Hinesville Rotary Club members heard some hard facts about burglaries during Tuesday’s lunch meeting, where Hinesville Police Officer James Williams told the group that HPD has investigated 42 burglaries since Jan. 1.
These break-ins represent residential and commercial properties, he said.
Williams, a Desert Storm veteran who holds bachelor’s and master’s degrees, started working for HPD in 2006. He began his discussion by defining burglary then explaining the four types of burglaries — complete, forced entry, unlawful entry without force and attempted forced entry.
“It only takes a burglar 13 seconds to enter your house,” Williams said. “It only takes about 10 minutes for him to get your stuff and get out of your house.”
Williams said home-security systems are a good investment but also recommended cheaper, simpler solutions that are just as effective. He said outside motion-detector lighting is a good way to discourage burglars. Lights and televisions set on a timer are good ideas, too. He admitted that security cameras may be costly, but they’re helpful in catching burglary suspects.
He said joining or starting a neighborhood-watch group is a great idea, because burglars are less likely to hit a neighborhood where they know neighbors are watching out for each other.
“The police department will work with local (neighborhood watch) groups,” Williams said. “They’re helpful even if it’s just to relay concerns about suspicious people to local police. Let me say this, though, if you’re a watch volunteer, do not — I repeat — do not get into a confrontation with a suspicious person.”
Other ways residents can protect themselves against burglars include not allowing newspapers and mail to pile up in the driveway or mailbox. He suggests those going out of town stop newspaper and mail delivery. Have a neighbor move the car around in the driveway to give the appearance someone is home, he said. He advised anyone who buys expensive, large electronics to cut up the boxes they come in and put the pieces in large, black garbage bags. Never leave the boxes on the side of the road by the trash can, he said.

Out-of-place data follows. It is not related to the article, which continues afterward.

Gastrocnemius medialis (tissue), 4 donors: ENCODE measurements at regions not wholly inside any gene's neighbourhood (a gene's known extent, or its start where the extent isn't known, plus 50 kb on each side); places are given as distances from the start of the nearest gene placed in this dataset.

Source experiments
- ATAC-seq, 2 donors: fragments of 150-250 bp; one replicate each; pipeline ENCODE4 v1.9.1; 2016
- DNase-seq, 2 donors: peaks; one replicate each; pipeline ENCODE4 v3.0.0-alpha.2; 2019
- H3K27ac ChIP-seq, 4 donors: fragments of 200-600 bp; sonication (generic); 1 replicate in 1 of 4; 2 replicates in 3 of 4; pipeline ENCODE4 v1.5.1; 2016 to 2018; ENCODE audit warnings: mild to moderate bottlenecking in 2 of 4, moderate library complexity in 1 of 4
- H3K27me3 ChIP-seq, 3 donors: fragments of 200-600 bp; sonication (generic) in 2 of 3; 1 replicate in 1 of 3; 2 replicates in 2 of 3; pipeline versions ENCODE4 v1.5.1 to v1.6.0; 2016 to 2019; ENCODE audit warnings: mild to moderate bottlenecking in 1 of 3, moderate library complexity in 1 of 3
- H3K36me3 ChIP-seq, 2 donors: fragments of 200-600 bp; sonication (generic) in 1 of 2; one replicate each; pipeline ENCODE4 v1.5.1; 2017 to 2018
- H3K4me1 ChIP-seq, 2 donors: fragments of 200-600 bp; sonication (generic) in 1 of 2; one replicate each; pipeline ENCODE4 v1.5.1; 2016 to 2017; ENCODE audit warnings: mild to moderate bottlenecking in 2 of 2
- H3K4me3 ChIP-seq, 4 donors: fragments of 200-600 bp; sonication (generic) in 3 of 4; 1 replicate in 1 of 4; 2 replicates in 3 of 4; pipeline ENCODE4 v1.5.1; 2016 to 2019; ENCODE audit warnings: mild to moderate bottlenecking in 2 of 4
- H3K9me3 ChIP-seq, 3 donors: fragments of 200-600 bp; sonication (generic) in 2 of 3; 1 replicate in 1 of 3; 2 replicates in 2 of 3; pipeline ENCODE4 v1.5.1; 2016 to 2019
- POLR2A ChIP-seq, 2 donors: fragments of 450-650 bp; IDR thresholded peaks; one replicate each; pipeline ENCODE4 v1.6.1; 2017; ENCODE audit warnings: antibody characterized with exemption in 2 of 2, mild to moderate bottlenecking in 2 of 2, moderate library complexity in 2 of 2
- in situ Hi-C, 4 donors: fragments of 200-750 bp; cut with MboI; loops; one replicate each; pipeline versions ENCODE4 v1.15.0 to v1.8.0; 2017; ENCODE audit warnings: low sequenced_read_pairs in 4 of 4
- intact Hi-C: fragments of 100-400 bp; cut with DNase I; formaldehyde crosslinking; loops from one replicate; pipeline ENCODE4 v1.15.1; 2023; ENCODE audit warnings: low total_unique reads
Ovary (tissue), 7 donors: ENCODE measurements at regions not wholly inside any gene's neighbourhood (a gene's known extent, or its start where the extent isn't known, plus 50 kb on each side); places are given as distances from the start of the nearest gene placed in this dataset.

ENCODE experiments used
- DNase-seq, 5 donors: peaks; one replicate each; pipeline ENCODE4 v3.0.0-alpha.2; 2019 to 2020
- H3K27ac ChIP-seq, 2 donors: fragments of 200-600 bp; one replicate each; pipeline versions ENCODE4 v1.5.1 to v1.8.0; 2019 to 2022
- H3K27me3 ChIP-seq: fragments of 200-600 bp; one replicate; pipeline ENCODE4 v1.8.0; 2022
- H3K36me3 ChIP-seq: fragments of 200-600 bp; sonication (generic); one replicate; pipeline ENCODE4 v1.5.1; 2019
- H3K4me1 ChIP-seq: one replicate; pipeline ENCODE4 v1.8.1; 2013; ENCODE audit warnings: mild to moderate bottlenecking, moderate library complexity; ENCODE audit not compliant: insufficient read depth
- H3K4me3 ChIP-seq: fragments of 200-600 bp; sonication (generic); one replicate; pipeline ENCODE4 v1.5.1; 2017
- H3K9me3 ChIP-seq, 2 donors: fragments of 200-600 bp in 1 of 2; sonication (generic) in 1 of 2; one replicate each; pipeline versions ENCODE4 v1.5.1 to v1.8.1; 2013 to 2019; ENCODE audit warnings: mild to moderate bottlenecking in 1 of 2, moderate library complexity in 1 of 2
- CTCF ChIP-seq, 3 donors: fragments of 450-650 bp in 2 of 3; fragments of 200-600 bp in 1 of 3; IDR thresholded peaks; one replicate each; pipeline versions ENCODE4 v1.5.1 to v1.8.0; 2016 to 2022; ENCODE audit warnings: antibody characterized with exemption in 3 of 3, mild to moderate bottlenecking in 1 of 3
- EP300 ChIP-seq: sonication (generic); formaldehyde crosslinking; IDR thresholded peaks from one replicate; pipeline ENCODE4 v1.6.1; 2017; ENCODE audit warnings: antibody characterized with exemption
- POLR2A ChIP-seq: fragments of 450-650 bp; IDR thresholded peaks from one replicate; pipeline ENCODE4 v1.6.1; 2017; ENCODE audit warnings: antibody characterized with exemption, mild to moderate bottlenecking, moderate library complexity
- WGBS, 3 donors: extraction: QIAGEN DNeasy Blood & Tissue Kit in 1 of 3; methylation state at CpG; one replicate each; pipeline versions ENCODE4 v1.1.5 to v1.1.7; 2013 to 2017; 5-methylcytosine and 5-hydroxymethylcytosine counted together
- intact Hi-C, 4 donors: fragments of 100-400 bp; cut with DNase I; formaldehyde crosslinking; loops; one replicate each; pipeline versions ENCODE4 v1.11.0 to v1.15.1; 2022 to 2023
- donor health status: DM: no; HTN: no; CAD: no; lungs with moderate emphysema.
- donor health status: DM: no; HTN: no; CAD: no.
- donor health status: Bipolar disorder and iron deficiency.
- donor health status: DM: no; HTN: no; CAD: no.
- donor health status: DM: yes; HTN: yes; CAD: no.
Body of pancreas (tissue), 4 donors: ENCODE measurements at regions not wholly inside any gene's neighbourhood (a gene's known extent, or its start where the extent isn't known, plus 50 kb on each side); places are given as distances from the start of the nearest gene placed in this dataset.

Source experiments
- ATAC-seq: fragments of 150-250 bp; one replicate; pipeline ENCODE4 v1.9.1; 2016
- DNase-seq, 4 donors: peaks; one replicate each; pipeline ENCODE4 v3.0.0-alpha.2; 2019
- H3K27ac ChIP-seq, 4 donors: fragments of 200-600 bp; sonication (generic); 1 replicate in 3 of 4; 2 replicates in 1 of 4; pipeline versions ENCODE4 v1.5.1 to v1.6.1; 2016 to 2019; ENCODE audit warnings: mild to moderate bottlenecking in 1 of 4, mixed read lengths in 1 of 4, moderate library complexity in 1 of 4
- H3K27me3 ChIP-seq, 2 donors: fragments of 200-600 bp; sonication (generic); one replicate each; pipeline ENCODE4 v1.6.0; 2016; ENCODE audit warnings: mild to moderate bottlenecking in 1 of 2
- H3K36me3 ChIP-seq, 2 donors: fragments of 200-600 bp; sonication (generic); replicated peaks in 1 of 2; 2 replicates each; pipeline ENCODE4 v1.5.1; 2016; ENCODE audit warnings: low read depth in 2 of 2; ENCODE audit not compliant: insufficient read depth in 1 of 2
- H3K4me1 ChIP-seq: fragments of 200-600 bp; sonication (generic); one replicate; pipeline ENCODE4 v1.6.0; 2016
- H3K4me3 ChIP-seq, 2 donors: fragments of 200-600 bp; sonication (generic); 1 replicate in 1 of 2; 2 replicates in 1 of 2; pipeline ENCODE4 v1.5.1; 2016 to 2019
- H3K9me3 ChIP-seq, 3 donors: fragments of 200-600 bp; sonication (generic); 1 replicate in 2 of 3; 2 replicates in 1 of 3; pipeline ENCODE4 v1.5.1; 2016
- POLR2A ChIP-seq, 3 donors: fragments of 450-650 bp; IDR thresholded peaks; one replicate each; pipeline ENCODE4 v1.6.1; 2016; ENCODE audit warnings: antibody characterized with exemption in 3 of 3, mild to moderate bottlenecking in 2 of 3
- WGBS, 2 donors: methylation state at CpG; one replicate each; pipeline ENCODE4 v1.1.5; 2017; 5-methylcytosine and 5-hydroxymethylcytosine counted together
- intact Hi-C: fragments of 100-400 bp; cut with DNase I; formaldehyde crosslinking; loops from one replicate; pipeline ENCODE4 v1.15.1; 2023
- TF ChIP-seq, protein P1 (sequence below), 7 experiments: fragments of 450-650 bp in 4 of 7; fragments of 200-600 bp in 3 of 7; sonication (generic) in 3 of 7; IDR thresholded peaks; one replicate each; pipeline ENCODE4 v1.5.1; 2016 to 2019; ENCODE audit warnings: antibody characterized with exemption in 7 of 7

Williams said burglaries occur throughout the day, though most burglaries tend to take place while most people are at work and during the summer, when unsupervised youths are looking for something to do.
He concluded his briefing and slide presentation on burglaries, and then talked about other safety concerns for families, including sex offenders. He advised Rotarians to go to Coastal Courier's link to www.familywatchdog.com to find out if there are any sex offenders in their neighborhoods. When he visited the website, he discovered he had a sex offender living next door, which prompted him to move.
Williams was asked about common traffic violations in the city. While admitting he was not a traffic cop, he told Rotarian that driving in the center lane, which is supposed to be a turning lane, was not only a serious issue, it was his pet peeve.
Another member asked if there was a law or ordinance that restricted large vehicles from driving in the left lane. Williams confirmed that big trucks and other large vehicles are supposed to remain in the right lane and said those who block traffic in the left lane cause a lot of frustration for other motorists. Another member then quipped that it was frustrating enough to make motorists drive in the center lane.
Tuesday’s meeting was clearly more fun than businesslike for Rotary members, who exchanged quips with interim sergeant-at-arms Michelle Ricketson and each other. Ricketson reminded members about a March 8 Rotary initiative to mark storm drains. The event will be followed by a members cookout at Bryant Commons.
Brigitte Shanken reminded members about a celebrity bartending fundraiser for the Red Cross on Monday at the LaQuinta Inn. George Holtzman told members that Rotary held a successful class on first-time home buying for Fort Stewart’s Female to Female mentoring program on Feb. 21.